Against the backdrop of an increasing demand for improved packaging and labeling as critical criteria for enhanced market access, the vast majority of local agro-processors (more than 70 per cent of Guyana’s agro-processors function at the level of micro-businesses) are caught between the proverbial rock and a hard.
Countries like China, which produce a range of containers to world standards set minimum order limits that run into volumes that are simply not affordable to the vast majority of local operators. This gives rise to the issue of whether there may not be some merit in a government to government initiative between Georgetown and Beijing to facilitate access to packaging and labeling that would be more affordable to local agro processors. Additionally, there may well be scope for addressing this problem in the recently activated memorandum of understanding between the Georgetown Chamber of Commerce and Industry (GCCI) and India, one of the world’s leading manufacturers of food containers. The way may well have been opened for local agro processors and other manufacturers to access cheaper bottles and other packaging.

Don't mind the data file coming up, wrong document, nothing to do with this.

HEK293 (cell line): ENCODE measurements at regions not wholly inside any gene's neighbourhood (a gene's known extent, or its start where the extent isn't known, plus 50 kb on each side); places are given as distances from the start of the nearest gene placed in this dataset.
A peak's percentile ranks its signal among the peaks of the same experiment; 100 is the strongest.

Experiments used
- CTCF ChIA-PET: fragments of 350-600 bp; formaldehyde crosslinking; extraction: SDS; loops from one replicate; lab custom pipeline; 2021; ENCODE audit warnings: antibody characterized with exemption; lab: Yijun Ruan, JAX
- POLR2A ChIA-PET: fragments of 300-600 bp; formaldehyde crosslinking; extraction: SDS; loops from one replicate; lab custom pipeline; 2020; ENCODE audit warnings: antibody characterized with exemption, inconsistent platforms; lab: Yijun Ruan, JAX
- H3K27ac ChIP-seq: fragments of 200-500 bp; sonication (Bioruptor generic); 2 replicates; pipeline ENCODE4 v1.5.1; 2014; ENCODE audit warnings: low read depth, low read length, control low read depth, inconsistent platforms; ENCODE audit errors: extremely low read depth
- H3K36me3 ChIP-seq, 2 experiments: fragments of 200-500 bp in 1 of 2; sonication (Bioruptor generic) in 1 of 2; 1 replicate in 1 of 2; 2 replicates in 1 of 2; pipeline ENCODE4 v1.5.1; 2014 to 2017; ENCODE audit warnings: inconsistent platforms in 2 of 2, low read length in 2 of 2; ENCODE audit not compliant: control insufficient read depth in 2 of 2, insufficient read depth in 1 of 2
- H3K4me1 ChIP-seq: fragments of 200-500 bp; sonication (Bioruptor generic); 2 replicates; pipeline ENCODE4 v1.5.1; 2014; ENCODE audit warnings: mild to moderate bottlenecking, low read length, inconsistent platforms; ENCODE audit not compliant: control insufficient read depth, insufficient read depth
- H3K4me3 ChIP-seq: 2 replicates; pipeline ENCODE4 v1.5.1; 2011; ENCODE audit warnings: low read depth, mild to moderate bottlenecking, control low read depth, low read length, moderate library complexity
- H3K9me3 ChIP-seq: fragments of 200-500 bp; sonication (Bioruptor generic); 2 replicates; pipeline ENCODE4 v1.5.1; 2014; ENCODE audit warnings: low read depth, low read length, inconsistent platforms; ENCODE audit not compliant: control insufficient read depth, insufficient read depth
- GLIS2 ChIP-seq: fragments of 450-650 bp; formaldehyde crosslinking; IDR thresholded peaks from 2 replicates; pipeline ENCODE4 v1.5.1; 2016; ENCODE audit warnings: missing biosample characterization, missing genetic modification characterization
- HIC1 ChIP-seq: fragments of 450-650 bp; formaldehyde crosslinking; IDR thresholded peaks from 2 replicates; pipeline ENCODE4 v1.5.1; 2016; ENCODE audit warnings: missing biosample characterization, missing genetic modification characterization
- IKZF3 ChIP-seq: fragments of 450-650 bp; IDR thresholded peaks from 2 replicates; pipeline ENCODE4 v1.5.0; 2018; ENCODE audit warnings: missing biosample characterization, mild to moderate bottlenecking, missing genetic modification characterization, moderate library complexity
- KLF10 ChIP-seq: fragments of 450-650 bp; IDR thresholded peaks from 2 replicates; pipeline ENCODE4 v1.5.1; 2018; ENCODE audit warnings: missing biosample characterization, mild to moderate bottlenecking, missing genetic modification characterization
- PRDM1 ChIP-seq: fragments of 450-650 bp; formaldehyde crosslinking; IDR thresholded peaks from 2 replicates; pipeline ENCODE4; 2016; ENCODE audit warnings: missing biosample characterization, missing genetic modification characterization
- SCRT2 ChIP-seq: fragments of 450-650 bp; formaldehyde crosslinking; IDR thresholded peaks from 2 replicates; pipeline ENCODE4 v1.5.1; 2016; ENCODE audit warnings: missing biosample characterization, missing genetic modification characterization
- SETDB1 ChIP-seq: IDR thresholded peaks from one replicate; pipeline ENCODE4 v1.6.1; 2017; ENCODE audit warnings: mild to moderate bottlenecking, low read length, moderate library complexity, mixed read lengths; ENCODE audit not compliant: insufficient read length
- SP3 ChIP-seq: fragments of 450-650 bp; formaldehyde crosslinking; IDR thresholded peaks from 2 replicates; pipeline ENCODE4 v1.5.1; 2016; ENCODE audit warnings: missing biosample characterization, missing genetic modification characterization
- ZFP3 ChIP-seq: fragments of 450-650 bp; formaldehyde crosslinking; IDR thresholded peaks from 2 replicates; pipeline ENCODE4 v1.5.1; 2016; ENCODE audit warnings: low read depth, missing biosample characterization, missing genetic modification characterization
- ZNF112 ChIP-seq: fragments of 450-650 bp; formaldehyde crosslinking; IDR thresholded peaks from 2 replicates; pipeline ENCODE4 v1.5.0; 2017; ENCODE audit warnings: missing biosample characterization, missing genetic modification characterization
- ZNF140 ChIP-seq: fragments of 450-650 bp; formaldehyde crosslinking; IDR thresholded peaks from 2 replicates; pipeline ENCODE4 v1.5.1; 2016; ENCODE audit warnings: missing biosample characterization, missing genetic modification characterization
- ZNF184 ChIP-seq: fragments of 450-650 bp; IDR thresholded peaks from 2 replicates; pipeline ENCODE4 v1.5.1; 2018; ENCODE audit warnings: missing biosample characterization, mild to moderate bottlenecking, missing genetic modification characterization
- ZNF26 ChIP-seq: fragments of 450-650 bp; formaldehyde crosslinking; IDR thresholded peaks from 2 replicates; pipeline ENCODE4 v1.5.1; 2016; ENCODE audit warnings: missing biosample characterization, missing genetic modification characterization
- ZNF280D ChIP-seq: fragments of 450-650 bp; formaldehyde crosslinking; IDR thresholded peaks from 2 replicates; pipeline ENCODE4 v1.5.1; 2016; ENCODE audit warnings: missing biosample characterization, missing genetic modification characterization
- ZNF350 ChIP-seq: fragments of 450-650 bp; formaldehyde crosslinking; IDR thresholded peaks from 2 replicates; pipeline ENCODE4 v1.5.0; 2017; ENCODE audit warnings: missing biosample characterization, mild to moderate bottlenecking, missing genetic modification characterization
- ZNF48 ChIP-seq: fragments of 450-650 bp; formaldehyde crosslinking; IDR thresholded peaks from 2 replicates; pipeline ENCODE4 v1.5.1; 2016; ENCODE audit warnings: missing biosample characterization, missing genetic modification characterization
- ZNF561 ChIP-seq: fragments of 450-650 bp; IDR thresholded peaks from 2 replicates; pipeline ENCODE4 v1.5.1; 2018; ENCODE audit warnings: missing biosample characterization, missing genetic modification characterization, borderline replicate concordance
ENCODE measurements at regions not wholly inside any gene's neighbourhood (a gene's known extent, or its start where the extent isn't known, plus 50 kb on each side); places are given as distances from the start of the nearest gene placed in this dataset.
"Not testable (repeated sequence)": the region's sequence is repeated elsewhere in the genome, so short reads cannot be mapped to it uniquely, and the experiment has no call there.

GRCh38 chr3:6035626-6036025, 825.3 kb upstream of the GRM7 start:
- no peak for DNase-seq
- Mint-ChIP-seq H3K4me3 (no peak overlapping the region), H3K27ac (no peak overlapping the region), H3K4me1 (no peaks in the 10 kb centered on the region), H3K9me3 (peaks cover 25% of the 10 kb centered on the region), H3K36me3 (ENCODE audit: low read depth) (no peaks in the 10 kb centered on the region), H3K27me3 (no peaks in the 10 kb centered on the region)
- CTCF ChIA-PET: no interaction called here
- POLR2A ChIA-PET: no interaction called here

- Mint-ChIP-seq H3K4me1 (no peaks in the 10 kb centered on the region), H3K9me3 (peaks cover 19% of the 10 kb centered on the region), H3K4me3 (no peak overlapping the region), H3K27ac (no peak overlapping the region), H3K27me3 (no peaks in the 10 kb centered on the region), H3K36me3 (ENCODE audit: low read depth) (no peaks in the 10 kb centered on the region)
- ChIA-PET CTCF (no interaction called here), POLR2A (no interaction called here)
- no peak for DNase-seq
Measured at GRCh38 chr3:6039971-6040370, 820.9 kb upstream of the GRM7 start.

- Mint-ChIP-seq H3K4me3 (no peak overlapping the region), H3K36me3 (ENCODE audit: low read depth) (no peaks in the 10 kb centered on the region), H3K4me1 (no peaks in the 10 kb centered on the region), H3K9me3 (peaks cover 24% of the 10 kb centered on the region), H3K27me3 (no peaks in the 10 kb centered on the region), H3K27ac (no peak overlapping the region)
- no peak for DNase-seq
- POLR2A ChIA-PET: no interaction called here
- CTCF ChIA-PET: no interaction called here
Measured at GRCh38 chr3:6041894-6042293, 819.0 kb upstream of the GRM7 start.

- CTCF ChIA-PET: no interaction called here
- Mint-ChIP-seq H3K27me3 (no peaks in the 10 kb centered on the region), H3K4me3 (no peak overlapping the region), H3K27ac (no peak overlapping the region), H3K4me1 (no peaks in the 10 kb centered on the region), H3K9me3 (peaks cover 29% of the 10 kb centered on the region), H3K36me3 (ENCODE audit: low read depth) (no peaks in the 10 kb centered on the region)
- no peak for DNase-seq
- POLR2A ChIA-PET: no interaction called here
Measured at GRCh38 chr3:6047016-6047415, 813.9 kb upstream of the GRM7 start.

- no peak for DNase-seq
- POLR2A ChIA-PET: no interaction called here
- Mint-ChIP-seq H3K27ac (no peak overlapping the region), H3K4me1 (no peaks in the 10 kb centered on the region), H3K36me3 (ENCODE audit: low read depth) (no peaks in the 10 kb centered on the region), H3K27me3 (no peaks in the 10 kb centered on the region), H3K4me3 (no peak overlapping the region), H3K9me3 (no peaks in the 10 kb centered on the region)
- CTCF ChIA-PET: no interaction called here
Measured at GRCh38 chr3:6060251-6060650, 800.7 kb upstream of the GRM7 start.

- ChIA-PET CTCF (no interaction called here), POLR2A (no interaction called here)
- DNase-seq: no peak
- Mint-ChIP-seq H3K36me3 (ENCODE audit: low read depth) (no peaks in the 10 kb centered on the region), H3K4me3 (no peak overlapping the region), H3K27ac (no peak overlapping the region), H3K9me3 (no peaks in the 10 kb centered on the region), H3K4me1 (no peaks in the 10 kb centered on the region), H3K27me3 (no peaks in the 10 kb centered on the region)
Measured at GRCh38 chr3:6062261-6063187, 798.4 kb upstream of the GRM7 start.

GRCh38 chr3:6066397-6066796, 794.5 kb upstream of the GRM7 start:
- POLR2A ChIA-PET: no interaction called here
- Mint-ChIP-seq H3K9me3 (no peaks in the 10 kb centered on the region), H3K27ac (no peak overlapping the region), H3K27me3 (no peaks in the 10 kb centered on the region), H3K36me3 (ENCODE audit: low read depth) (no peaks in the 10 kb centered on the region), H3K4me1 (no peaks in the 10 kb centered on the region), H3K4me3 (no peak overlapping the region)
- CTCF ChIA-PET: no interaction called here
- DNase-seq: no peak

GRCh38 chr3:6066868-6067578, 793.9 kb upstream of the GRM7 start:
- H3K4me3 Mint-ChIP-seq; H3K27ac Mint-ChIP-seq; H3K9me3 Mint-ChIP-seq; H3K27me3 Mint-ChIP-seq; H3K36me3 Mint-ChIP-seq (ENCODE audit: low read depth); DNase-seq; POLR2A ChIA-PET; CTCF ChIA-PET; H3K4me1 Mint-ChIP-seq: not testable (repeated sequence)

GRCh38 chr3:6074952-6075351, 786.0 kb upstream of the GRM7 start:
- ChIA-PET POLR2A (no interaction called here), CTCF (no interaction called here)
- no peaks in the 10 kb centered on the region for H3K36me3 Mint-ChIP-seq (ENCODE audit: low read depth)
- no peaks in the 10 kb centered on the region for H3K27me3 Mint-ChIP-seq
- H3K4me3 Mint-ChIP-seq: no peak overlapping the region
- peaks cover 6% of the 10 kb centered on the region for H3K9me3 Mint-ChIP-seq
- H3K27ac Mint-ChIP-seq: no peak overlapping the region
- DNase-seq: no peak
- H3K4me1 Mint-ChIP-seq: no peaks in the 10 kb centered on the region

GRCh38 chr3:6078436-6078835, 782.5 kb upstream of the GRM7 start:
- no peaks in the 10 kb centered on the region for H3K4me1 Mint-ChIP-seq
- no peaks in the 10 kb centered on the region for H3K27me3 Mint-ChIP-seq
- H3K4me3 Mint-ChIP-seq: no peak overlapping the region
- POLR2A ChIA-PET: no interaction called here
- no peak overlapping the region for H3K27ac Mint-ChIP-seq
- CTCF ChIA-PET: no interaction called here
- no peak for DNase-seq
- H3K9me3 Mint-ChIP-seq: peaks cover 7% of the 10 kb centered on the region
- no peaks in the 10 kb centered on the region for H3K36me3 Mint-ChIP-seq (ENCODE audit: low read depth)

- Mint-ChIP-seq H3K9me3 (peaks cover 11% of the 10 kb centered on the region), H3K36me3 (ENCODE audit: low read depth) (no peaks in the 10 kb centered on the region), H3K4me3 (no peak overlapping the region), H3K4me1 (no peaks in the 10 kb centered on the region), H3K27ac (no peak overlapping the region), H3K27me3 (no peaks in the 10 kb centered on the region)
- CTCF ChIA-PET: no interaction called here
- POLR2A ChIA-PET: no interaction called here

There is no longer any debating the fact that for the local manufacturing sector – particularly the agro-processing sub-sector – to become more competitive on both the domestic and external markets, it needs to embrace the reality of a nexus between product presentation and customer appeal. General Manager of Sterling Products Ltd. Ramsay Ali, one of the key private sector movers behind the recent UncappeD events concurs. Sterling Products and the Beharry Group that manufactures a wide range of food and other products concurs. Whatever boasts we make about product quality, he believes that the element of competition that agro-produce faces on both the local and international markets makes product presentation a key factor in lending a competitive edge to locally manufactured products.